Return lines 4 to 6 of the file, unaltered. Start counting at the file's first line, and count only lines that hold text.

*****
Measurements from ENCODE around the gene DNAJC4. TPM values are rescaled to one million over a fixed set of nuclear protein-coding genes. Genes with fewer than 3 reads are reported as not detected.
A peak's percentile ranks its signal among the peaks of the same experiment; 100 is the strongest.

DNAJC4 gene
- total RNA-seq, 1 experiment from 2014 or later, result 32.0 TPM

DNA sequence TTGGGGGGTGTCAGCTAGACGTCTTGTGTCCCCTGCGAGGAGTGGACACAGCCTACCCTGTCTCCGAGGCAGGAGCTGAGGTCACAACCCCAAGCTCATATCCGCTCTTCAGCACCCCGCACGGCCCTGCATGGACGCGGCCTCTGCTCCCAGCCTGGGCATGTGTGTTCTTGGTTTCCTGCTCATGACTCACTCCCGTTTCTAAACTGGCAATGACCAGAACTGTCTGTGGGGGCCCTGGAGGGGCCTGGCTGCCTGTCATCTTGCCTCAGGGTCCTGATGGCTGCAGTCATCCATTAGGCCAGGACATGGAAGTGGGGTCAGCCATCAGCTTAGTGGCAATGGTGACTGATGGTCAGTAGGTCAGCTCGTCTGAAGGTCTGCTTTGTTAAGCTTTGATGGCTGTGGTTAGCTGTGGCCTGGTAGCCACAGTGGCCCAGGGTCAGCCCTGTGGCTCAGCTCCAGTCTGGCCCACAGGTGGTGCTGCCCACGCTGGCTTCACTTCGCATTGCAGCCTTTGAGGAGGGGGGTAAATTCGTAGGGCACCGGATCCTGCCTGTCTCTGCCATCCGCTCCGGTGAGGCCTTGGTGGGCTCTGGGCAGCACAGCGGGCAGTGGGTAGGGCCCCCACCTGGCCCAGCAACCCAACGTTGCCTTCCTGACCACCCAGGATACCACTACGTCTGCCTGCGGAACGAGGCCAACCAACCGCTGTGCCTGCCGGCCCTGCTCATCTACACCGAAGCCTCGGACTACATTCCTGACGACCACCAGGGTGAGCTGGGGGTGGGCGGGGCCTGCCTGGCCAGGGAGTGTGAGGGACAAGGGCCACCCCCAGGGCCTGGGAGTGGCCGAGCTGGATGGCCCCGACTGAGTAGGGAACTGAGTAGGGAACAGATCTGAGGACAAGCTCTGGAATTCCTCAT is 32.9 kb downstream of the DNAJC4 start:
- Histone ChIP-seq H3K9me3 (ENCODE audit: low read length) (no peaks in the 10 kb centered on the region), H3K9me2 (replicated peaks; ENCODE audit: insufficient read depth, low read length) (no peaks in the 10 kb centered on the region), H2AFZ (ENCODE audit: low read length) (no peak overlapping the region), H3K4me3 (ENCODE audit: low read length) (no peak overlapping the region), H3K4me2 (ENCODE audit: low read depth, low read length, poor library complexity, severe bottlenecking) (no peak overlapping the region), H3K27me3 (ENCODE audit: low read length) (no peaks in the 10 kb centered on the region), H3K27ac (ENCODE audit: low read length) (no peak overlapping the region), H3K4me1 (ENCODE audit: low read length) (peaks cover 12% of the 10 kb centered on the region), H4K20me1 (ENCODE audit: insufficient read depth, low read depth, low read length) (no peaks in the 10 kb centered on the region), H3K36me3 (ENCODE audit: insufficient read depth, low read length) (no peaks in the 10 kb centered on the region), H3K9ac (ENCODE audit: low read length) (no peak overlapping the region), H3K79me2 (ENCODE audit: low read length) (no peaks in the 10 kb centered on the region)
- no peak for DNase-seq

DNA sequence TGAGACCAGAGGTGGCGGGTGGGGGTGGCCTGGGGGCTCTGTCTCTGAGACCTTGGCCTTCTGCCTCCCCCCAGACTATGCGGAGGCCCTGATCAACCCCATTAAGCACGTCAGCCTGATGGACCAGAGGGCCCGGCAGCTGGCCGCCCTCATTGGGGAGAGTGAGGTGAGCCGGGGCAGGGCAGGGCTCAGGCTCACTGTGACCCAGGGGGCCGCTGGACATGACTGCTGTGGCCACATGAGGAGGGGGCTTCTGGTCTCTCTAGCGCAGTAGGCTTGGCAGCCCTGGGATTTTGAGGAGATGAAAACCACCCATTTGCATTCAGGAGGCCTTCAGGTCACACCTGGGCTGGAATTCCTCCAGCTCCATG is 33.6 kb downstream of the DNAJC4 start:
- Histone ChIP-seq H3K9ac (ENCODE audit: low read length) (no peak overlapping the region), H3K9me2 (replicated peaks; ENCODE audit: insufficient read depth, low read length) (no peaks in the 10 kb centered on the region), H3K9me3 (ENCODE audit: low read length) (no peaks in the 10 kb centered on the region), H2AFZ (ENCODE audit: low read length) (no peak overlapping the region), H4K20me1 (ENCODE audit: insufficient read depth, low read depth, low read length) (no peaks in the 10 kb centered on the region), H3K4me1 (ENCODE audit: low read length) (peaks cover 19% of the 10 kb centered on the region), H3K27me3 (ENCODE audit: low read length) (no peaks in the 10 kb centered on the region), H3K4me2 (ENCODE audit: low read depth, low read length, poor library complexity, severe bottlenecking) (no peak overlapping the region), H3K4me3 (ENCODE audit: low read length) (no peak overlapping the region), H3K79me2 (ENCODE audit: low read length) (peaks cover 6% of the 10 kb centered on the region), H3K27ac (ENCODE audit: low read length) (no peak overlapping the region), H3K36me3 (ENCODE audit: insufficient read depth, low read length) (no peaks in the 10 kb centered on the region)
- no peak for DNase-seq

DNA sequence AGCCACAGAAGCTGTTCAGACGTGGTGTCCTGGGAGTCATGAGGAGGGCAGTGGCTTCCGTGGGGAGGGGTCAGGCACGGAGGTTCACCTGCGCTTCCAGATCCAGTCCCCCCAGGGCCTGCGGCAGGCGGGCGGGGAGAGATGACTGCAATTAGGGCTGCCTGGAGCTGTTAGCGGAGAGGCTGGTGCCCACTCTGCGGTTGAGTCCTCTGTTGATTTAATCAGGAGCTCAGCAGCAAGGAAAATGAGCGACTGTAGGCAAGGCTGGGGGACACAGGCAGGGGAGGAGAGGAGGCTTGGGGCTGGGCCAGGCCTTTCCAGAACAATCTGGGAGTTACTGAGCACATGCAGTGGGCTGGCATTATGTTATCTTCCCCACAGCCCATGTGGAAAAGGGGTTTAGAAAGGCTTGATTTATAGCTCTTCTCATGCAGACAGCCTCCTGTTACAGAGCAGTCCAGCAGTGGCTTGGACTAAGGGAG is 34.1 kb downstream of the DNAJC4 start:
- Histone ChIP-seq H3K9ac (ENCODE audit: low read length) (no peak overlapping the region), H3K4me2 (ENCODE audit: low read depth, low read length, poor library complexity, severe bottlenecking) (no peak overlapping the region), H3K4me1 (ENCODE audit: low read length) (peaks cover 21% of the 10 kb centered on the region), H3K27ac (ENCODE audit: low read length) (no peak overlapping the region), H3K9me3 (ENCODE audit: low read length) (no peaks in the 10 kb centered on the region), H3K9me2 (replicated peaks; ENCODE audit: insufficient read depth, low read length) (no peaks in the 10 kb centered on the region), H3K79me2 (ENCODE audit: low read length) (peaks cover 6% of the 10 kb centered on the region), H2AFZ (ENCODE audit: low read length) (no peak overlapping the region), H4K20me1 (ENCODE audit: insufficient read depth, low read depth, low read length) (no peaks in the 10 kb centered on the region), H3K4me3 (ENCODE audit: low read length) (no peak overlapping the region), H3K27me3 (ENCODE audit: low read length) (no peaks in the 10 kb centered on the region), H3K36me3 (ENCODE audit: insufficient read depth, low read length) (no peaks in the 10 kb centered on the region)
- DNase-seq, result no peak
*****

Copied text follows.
- total RNA-seq, 1 experiment from 2014 or later, result 32.0 TPM

DNA sequence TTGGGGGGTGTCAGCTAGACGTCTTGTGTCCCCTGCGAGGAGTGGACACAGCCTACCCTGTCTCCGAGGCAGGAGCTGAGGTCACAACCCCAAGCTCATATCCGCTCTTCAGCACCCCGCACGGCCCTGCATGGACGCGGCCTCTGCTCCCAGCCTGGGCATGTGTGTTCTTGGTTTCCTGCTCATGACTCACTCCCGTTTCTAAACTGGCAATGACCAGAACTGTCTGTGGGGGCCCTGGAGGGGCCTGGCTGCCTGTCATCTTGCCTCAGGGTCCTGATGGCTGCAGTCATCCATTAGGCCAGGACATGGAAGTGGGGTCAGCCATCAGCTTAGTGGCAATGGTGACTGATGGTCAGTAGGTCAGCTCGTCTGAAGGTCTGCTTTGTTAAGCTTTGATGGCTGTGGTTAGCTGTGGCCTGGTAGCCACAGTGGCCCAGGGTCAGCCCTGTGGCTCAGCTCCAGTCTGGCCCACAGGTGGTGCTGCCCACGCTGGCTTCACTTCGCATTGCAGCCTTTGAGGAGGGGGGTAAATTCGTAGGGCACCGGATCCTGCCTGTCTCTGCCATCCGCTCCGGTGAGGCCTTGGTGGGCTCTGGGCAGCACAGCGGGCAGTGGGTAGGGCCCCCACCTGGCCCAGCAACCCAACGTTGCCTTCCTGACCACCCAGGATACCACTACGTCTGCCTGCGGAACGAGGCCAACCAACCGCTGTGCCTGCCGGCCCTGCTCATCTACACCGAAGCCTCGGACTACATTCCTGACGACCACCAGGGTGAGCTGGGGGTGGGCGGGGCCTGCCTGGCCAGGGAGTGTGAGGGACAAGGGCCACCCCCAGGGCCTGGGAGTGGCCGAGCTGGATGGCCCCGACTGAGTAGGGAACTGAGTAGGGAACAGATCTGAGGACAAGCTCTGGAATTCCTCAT is 32.9 kb downstream of the DNAJC4 start:
- Histone ChIP-seq H3K9me3 (ENCODE audit: low read length) (no peaks in the 10 kb centered on the region), H3K9me2 (replicated peaks; ENCODE audit: insufficient read depth, low read length) (no peaks in the 10 kb centered on the region), H2AFZ (ENCODE audit: low read length) (no peak overlapping the region), H3K4me3 (ENCODE audit: low read length) (no peak overlapping the region), H3K4me2 (ENCODE audit: low read depth, low read length, poor library complexity, severe bottlenecking) (no peak overlapping the region), H3K27me3 (ENCODE audit: low read length) (no peaks in the 10 kb centered on the region), H3K27ac (ENCODE audit: low read length) (no peak overlapping the region), H3K4me1 (ENCODE audit: low read length) (peaks cover 12% of the 10 kb centered on the region), H4K20me1 (ENCODE audit: insufficient read depth, low read depth, low read length) (no peaks in the 10 kb centered on the region), H3K36me3 (ENCODE audit: insufficient read depth, low read length) (no peaks in the 10 kb centered on the region), H3K9ac (ENCODE audit: low read length) (no peak overlapping the region), H3K79me2 (ENCODE audit: low read length) (no peaks in the 10 kb centered on the region)